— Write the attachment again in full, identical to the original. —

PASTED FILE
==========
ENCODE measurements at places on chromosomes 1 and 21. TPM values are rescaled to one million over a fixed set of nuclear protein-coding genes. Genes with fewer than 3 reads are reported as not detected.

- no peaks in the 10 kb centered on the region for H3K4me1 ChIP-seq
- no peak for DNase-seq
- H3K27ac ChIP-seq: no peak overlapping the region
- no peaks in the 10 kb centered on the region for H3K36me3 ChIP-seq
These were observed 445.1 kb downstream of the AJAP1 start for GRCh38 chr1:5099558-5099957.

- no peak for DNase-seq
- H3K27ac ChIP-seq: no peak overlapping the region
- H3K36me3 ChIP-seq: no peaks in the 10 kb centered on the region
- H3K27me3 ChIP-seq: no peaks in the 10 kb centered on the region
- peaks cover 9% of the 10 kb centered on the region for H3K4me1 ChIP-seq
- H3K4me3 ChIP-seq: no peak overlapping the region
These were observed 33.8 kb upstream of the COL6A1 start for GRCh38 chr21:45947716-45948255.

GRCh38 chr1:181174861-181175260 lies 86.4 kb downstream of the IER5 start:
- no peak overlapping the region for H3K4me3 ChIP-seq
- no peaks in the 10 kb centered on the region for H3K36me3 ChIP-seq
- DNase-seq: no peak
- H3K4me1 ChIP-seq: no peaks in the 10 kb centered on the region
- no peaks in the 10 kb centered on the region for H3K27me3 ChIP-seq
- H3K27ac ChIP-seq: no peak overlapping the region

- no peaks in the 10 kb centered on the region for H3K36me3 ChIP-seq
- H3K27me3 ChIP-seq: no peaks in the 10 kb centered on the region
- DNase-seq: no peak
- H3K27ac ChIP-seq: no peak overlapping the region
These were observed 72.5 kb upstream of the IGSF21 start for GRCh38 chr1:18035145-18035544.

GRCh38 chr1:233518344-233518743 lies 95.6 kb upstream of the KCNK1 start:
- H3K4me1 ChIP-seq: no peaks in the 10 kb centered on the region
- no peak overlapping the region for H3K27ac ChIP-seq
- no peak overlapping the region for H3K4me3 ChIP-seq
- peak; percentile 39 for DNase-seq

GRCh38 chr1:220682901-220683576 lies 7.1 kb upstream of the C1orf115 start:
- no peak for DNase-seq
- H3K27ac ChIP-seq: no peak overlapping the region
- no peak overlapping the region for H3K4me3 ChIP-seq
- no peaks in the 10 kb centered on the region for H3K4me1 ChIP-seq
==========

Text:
ENCODE measurements at places on chromosomes 1 and 21. TPM values are rescaled to one million over a fixed set of nuclear protein-coding genes. Genes with fewer than 3 reads are reported as not detected.

- no peaks in the 10 kb centered on the region for H3K4me1 ChIP-seq
- no peak for DNase-seq
- H3K27ac ChIP-seq: no peak overlapping the region
- no peaks in the 10 kb centered on the region for H3K36me3 ChIP-seq
These were observed 445.1 kb downstream of the AJAP1 start for GRCh38 chr1:5099558-5099957.

- no peak for DNase-seq
- H3K27ac ChIP-seq: no peak overlapping the region
- H3K36me3 ChIP-seq: no peaks in the 10 kb centered on the region
- H3K27me3 ChIP-seq: no peaks in the 10 kb centered on the region
- peaks cover 9% of the 10 kb centered on the region for H3K4me1 ChIP-seq
- H3K4me3 ChIP-seq: no peak overlapping the region
These were observed 33.8 kb upstream of the COL6A1 start for GRCh38 chr21:45947716-45948255.

GRCh38 chr1:181174861-181175260 lies 86.4 kb downstream of the IER5 start:
- no peak overlapping the region for H3K4me3 ChIP-seq
- no peaks in the 10 kb centered on the region for H3K36me3 ChIP-seq
- DNase-seq: no peak
- H3K4me1 ChIP-seq: no peaks in the 10 kb centered on the region
- no peaks in the 10 kb centered on the region for H3K27me3 ChIP-seq
- H3K27ac ChIP-seq: no peak overlapping the region

- no peaks in the 10 kb centered on the region for H3K36me3 ChIP-seq
- H3K27me3 ChIP-seq: no peaks in the 10 kb centered on the region
- DNase-seq: no peak
- H3K27ac ChIP-seq: no peak overlapping the region
These were observed 72.5 kb upstream of the IGSF21 start for GRCh38 chr1:18035145-18035544.

GRCh38 chr1:233518344-233518743 lies 95.6 kb upstream of the KCNK1 start:
- H3K4me1 ChIP-seq: no peaks in the 10 kb centered on the region
- no peak overlapping the region for H3K27ac ChIP-seq
- no peak overlapping the region for H3K4me3 ChIP-seq
- peak; percentile 39 for DNase-seq

GRCh38 chr1:220682901-220683576 lies 7.1 kb upstream of the C1orf115 start:
- no peak for DNase-seq
- H3K27ac ChIP-seq: no peak overlapping the region
- no peak overlapping the region for H3K4me3 ChIP-seq
- no peaks in the 10 kb centered on the region for H3K4me1 ChIP-seq